• Making additional revisions to the SCC to reduce the subjectivity in the language that contributes to African-American students being suspended at higher rates than their peers.
  • Providing stronger supports for principals, teachers and students by training staff on classroom management and restorative discipline practices that offer alternatives to suspensions. Also maximizing programs already in place that target African-American students, such as BAM and MATCH, which emphasize youth leadership and positive behavior to reduce misconduct.
  • Creating awareness and holding schools and their principals accountable through data transparency and by delivering targeted supports where they are needed most.
  • Engaging with external partners, such as Project NIA and representatives in the juvenile justice system, to ensure best solutions are brought forward.   


“Making this data available for all to see allows us to have an honest conversation about how punitive discipline practices are affecting our children,” said Mariame Kaba, director of Project NIA, a Chicago-based advocacy organization focused on eliminating the school-to-prison pipeline. “That’s everybody’s goal. How do we achieve the kind of improvements we need to keep kids in school, engaged, and out of the prison pipeline?”


Starting in March, CPS will gather more input on the SERP by engaging with staff, families, and community partners citywide through a series of focus groups and community meetings. The goal is to bring a revised Student Code of Conduct to the Board in June and to begin large-scale professional development by summer.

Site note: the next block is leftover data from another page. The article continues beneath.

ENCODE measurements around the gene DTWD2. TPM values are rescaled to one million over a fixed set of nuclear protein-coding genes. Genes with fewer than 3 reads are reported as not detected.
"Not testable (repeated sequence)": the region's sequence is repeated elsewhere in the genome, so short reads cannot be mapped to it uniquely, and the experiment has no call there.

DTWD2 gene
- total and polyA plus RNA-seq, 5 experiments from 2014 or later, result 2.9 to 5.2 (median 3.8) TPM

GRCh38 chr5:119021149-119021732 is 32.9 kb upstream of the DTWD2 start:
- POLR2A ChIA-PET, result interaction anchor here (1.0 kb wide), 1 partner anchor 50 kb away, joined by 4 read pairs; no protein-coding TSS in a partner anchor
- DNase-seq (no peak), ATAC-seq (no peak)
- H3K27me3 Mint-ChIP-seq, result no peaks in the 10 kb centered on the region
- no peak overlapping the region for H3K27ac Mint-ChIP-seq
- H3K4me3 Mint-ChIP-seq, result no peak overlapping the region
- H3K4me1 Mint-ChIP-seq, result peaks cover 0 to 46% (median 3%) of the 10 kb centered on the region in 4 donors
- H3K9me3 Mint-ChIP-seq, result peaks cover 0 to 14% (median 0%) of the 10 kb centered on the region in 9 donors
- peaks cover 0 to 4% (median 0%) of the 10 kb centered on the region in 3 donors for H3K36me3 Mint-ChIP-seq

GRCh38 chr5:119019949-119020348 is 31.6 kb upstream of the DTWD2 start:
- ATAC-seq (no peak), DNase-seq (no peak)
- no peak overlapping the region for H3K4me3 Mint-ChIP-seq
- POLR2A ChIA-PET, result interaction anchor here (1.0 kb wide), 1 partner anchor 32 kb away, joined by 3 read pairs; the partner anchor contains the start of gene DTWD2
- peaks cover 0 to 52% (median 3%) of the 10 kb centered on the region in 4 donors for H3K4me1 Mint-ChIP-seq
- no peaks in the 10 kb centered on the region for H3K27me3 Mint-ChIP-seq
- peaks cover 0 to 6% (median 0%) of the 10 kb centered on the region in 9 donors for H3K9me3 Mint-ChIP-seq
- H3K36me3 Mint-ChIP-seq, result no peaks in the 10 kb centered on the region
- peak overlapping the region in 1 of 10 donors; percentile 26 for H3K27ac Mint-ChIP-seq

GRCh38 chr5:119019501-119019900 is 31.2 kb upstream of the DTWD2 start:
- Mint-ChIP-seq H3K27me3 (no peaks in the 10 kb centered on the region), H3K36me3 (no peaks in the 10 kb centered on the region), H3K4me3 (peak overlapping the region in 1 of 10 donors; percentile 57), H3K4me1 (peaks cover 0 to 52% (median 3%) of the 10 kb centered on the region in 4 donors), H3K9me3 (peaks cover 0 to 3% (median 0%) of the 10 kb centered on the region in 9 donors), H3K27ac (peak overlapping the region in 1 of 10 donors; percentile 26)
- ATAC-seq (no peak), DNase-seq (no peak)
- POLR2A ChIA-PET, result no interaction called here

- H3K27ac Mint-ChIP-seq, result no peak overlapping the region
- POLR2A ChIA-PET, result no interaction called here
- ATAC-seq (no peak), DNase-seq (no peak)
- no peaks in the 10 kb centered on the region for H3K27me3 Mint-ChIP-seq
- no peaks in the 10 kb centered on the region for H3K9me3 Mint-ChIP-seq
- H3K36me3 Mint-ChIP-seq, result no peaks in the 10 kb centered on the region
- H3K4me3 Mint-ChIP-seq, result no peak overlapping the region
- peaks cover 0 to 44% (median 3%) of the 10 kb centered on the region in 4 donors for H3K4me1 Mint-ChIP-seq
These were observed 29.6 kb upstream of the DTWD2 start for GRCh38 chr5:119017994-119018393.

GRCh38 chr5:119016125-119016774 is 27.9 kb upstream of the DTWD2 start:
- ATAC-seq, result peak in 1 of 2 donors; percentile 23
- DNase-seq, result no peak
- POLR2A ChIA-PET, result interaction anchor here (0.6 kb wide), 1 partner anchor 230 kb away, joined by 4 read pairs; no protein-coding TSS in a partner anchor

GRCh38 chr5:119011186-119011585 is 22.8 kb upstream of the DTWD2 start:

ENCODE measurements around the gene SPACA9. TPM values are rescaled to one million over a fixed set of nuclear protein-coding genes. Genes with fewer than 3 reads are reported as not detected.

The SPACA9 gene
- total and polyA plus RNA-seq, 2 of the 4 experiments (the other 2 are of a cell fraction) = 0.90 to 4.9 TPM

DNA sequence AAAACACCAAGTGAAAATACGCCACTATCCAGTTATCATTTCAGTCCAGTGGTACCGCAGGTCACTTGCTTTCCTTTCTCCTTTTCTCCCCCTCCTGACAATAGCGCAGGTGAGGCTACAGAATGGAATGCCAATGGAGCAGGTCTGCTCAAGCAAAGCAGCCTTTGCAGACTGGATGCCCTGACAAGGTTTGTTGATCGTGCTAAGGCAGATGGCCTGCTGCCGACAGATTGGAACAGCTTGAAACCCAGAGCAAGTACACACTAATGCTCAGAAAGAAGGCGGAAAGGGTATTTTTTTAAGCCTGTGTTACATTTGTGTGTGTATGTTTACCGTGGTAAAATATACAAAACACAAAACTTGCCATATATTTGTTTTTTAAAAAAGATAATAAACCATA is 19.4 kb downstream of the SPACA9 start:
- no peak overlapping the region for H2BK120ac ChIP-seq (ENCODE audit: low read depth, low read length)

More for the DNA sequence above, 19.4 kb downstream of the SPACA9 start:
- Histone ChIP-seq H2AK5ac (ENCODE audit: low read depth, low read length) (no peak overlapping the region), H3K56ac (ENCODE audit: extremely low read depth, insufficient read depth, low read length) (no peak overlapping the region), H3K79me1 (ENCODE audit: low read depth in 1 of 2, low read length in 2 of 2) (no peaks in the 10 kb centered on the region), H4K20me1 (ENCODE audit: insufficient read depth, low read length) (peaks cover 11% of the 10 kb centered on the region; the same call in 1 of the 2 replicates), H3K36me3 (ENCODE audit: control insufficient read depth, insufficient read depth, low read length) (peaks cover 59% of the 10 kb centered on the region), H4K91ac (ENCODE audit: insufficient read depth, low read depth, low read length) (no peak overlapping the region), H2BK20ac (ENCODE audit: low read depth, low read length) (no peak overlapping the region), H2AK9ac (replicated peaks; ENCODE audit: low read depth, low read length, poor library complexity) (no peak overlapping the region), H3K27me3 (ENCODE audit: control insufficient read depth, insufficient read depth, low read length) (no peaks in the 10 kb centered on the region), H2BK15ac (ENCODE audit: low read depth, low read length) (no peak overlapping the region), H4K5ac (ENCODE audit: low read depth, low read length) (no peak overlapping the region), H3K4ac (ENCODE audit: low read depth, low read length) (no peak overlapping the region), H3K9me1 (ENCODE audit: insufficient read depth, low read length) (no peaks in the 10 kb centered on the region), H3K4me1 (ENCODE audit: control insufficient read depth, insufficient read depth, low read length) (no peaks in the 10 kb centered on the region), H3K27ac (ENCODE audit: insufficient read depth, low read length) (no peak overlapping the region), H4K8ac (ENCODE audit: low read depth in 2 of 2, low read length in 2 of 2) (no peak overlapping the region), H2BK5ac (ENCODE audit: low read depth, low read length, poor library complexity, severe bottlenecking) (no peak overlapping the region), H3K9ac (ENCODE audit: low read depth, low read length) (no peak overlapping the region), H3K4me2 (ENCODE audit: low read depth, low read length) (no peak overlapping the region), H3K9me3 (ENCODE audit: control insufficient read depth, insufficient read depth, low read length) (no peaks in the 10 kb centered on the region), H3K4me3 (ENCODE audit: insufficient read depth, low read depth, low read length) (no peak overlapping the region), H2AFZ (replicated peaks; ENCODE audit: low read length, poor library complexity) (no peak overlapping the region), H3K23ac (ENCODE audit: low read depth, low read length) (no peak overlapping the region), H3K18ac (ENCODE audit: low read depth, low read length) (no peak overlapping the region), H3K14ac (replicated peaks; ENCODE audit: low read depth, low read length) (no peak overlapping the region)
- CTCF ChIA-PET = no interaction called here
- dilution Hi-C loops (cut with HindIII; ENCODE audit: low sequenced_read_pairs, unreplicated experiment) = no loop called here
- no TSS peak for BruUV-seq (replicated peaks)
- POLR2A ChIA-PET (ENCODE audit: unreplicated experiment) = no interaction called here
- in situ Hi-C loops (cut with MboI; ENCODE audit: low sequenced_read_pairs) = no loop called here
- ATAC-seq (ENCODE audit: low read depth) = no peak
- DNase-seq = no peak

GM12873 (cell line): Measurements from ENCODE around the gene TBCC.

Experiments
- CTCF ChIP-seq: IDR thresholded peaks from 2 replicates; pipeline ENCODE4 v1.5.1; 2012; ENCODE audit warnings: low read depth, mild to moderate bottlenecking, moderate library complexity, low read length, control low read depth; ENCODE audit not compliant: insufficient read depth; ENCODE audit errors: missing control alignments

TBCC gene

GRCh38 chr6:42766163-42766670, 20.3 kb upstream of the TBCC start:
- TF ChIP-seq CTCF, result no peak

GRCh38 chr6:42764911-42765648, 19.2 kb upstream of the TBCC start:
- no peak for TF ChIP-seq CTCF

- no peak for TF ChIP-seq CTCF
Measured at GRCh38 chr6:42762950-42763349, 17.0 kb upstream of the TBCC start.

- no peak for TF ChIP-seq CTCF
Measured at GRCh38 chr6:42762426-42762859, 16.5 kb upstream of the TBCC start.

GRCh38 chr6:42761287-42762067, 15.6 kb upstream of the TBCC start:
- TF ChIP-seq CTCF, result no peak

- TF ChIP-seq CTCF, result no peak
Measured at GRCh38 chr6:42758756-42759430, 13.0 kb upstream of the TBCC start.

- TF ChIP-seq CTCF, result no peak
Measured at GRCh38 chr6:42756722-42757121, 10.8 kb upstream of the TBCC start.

CPS’ charter partners have pledged to be a part of this process, joining a “Chicago Collaborative for Supportive School Discipline”, a District-wide effort to establish more consistent and supportive discipline policies. For the first time, the District is making available to charter operators some of the same “alternatives to expulsion” intervention programs, such as SMART – which integrates family participation into targeted teaching sessions around character building and conflict resolution – that have dramatically reduced expulsions in District-managed schools. Charters will also be asked to report their expulsions and suspensions publicly to ensure the transparency is consistent across all District schools.


To incentivize charter participation, CPS will create a preference for charter operators in the approval or renewal process when they develop Student Codes of Conduct that emphasize instructive, corrective and restorative responses to misbehavior.


"The charter community is committed to creating school environments that are conducive to learning while also working diligently to reduce suspensions and expulsions,” said Andrew Broy, president of the Illinois Network of Charter Schools. “We all have an obligation to do what we can to keep students in school. We look forward to working with CPS to identify solutions that ensure all students, no matter what kind of school they choose, are getting rich educational experiences and remain connected to their school communities.”


Chicago Public Schools serves 400,000 students in 658 schools. It is the nation’s third-largest school district.


Page Last Modified on Wednesday, February 26, 2014